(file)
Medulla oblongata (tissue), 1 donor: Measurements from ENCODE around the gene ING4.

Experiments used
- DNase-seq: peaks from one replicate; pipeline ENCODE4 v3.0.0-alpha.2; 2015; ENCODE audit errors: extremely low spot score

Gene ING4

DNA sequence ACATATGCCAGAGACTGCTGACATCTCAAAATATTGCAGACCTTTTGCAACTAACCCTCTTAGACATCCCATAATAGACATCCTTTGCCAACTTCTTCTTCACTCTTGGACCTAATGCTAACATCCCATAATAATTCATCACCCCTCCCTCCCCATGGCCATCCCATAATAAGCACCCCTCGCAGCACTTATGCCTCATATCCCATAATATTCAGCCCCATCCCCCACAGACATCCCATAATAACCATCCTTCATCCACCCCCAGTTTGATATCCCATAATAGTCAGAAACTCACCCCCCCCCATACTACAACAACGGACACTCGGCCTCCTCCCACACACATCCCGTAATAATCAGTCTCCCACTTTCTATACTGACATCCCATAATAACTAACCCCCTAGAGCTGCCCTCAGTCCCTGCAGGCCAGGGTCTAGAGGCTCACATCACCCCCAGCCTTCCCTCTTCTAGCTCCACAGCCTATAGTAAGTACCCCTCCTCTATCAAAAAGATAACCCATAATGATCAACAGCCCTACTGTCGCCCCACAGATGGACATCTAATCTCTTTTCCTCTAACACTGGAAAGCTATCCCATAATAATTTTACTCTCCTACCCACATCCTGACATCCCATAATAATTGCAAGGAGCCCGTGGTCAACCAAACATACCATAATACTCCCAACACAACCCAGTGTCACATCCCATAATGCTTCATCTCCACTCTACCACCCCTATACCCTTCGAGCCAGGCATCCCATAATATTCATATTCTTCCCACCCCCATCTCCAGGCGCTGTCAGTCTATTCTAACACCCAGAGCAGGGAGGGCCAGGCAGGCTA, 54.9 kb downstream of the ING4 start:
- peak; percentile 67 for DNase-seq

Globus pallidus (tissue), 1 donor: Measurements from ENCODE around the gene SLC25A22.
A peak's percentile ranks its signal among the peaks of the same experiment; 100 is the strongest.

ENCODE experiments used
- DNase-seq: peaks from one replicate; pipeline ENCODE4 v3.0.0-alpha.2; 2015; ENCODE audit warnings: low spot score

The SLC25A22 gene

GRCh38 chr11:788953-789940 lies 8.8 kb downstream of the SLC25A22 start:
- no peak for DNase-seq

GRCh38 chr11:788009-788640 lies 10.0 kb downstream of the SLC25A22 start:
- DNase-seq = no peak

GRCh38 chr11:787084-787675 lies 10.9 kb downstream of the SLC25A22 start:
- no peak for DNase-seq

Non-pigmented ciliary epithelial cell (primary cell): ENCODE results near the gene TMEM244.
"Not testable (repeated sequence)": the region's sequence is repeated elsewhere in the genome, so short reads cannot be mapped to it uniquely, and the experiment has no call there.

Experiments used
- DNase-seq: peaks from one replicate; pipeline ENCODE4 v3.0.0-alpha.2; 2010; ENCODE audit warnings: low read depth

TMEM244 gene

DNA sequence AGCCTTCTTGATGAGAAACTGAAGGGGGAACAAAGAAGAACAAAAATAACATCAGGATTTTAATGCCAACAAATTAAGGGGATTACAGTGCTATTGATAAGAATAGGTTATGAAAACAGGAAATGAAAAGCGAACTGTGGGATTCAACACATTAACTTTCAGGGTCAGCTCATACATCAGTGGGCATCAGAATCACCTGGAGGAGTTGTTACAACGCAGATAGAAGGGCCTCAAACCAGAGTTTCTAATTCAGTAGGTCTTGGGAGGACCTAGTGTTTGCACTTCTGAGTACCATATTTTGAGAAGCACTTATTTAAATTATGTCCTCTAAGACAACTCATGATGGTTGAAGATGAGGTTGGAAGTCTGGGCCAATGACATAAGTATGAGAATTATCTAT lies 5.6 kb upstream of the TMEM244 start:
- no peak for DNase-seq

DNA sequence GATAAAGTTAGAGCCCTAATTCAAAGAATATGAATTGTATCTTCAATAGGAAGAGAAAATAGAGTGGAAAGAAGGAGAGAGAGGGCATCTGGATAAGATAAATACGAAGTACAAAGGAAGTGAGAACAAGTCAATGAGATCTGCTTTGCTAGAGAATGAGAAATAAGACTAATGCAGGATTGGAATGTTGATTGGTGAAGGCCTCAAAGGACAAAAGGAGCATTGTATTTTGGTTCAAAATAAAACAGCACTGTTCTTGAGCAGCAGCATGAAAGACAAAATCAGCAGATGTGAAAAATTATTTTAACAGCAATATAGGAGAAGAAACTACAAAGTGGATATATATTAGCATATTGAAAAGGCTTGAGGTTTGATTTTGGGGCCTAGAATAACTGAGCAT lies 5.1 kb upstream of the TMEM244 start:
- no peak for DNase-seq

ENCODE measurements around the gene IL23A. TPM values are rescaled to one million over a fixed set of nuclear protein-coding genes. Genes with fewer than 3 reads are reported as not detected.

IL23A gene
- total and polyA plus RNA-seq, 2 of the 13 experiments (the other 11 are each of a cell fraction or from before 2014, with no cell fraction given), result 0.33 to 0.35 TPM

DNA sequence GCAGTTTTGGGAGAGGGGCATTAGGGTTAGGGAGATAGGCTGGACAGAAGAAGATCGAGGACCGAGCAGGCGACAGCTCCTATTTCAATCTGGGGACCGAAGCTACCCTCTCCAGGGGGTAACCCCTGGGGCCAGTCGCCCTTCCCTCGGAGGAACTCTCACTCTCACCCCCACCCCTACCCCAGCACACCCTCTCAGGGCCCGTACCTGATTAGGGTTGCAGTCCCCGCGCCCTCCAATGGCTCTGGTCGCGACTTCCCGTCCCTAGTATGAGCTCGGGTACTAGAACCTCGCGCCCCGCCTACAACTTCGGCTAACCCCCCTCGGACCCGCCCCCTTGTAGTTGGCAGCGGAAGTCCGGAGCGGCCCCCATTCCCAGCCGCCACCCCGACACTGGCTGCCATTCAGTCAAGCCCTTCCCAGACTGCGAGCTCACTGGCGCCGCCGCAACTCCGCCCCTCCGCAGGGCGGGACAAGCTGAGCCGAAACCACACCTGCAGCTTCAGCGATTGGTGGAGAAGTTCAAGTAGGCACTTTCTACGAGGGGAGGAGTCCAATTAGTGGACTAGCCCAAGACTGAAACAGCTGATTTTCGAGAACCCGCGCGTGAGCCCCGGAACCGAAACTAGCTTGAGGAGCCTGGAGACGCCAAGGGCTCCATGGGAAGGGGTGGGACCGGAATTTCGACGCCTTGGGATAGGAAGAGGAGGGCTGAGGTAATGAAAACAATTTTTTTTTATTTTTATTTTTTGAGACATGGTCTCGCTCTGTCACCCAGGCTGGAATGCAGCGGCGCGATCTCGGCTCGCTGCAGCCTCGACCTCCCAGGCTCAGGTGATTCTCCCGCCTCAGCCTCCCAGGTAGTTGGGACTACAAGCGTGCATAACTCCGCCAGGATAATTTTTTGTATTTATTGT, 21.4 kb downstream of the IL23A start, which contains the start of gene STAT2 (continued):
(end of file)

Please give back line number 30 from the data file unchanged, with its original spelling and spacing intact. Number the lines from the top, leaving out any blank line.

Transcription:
DNA sequence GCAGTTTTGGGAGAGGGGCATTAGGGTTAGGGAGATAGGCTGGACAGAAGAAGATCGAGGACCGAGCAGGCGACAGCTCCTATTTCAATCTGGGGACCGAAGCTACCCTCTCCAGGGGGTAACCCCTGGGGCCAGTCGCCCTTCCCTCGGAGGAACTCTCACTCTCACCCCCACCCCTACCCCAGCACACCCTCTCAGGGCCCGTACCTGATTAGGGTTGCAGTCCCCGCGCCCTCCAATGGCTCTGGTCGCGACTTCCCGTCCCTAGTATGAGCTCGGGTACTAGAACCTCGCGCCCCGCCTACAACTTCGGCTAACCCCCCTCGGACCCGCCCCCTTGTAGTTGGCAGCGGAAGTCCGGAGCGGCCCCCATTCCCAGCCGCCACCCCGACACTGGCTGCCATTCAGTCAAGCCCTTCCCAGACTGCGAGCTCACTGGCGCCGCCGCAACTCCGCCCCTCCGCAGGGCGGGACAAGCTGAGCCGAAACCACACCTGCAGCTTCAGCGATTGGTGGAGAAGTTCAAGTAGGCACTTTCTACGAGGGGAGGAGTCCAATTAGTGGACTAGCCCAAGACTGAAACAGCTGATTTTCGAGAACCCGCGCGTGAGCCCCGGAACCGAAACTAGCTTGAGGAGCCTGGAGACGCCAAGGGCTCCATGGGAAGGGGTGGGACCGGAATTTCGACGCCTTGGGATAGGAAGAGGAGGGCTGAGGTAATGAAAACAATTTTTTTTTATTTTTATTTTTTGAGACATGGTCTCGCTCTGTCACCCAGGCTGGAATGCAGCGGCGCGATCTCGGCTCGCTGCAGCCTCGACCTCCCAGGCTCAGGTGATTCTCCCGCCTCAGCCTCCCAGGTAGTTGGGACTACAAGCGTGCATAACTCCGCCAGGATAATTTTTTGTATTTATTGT, 21.4 kb downstream of the IL23A start, which contains the start of gene STAT2 (continued):